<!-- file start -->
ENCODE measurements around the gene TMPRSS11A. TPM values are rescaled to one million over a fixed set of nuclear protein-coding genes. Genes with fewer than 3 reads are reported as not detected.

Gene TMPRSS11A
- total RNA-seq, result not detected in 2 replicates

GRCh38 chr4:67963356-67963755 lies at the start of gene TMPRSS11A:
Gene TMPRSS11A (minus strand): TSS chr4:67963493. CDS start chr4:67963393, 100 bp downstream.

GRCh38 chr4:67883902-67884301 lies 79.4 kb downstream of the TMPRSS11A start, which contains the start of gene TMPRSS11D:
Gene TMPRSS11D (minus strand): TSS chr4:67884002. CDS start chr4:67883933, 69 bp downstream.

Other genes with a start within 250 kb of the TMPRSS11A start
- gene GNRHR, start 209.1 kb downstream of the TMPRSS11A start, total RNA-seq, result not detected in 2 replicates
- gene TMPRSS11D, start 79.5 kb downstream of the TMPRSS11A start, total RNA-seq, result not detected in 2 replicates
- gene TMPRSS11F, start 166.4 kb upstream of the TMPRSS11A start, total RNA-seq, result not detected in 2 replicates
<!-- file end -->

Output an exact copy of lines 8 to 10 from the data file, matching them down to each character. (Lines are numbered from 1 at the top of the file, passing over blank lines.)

Other genes with a start within 250 kb of the TMPRSS11A start
- gene GNRHR, start 209.1 kb downstream of the TMPRSS11A start, total RNA-seq, result not detected in 2 replicates
- gene TMPRSS11D, start 79.5 kb downstream of the TMPRSS11A start, total RNA-seq, result not detected in 2 replicates